Jesse Darling’s art is hard to describe in words. Perhaps it’s because the artist is already so generous with them, saying so much as an ever-present voice on both real and virtual planes: performative talks, poetry, social media. Darling carries one of the barest voices of London’s current art scene, and for better or worse, their persona always surrounds the work.
The Great Near, running at London’s Arcadia Missa from March 19 to May 7 comes accompanied by an unconventional exhibition text blending ideas and fragments of socio-political processes. The artist releases a chain of interlaced thoughts which rephrase and (re-)create a life’s circumstances. The mechanism of a post-industrial society of singularity are processed and questioned. Handwritten, photocopied words that could be read as a tale of recent modern history or the human condition —its meaning and appearance —is one of many materials processed by Darling’s rugged and playful practice. Led by a subject position that privileges artistic process over final product, Darling’s attitude becomes form, and words, and then it expands.
The Great Near is a new series of works, including three floor pieces and six wall pieces, which each actualise the artist’s ability to give form to abject bodies as a way of questioning social conventions. Painfully direct and yet light and with humour, at first the exhibition seems like a gathering in an interior yet urban, public yet private, ritualistic, religious space. Three body totem shapes are scattered across the gallery floor. They’re assembled from various materials and encased by an outer skeleton, a welded steel architectural frame. Walking around these figures, poetic moments of amalgamated materials take form.
Placed with their back toward the gallery’s entrance, a body made from welded steel, wood, chain, castor called ‘Colonel Shanks’ is supported by an aluminium crutch. It could be its tail, a mutated phallus or a third leg. The object, designed to support injured humans, becomes a disfigured organ of power, pride and stability in this figurative animal-headed character. Its foam head looks as if it was torn into shape and has two steel horns sticking out of it. Placed on one of them is a bunch of plastic cherries, a kitsch remnant of mass production taking the place of nature in Darling’s world.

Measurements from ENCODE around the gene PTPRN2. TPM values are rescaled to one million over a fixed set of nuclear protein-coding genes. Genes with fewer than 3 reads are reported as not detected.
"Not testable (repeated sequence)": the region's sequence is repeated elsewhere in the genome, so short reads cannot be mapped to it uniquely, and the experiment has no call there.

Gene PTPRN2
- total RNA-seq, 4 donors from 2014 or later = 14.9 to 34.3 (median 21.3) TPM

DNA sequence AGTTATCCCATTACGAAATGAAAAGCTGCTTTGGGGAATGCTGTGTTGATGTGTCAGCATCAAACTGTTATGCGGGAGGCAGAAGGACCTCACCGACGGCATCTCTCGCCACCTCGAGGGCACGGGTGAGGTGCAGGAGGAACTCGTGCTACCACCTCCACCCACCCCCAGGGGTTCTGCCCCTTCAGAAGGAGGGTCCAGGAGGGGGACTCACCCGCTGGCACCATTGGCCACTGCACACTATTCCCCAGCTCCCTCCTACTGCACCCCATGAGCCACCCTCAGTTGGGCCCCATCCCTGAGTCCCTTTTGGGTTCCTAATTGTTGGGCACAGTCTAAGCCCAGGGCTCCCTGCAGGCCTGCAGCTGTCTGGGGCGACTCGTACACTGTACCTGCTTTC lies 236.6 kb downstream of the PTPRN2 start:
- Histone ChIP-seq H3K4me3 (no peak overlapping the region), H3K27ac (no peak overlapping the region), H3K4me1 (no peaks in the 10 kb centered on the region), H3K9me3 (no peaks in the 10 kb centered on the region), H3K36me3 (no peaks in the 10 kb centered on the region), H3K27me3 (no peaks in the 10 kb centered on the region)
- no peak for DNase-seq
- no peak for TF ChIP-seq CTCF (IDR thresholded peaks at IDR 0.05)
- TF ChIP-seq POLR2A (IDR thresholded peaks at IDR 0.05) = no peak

‘Temps de Cerises II’ bears a blossom made out of steel branches and foam flowers. Rising above its a pink board with its flora is a flashing safety light. The sculpture carries a sign saying ‘Private’ on its back, and the bottom is supported by two trolley wheels. This static piece projects a general feeling of instability and movement that is somehow in between ecstatic and frozen, or trapped. The body itself is unset, it refuses to be determined.
Around the periphery, materials and gestures repeat. Taking a central position, the wall sculpture ‘Saint Batman’ is a superhero in metamorphosis. The icon is crucified on a steel welded cross and decorated with a halo. His body is made out of a black bin bag with a leaf pattern and plastic foliage arching around his masked face. Mass-produced nature morphs between two and three dimensions. Here, low and high culture hang out, religion and capitalism are friends, again. In this assemblage, the desire to be saved meets human limitation in the form of a black lollipop stuck to a mask covered by pink foam. Hidden in one of the gallery’s corners is ‘What’s the hole in u Batman’, a painted C-type print mounted on a post. In the flat version the character seems as if his candy is transmuted to a hand-painted hole in his beatific body. Batman is transformed into a vulnerable, pathetic, superhero-saint.
Darling’s urban living creatures are planted in the context of our own haunted history. They tell us who we are, what we are composed of, how we turned out like this and what we wished to be. Their personal and political tone takes pleasurable form, capturing transformations while letting things be what they are.
What seems to be the most personal piece in the show, ‘Cavalry’, is a group of horse heads made of clay and sugar. The horse, a symbol of power, is made in the most organic material. The herd has lost one of its members to a higher position on top of the gallery’s wall. Their escape reveals a history of wealth, domination and detachment. The rest of Darling’s steeds almost seem like a field of flowers, a crowd of individuals waiting to be picked.
The Great Near gives fragmented form to a fragmented being, ending with what has become part of the the Jesse Darling signature. When leaving the gallery, one faces Arcadia Missa’s glass door covered in whitewash paint. It’s a reference to the city’s ‘Under Construction’ spaces or small businesses in foreclosure. The viewer is left with the feeling of abject bodies under transformation, thinking about the social lives of now and constant change as a process of construction and destruction.**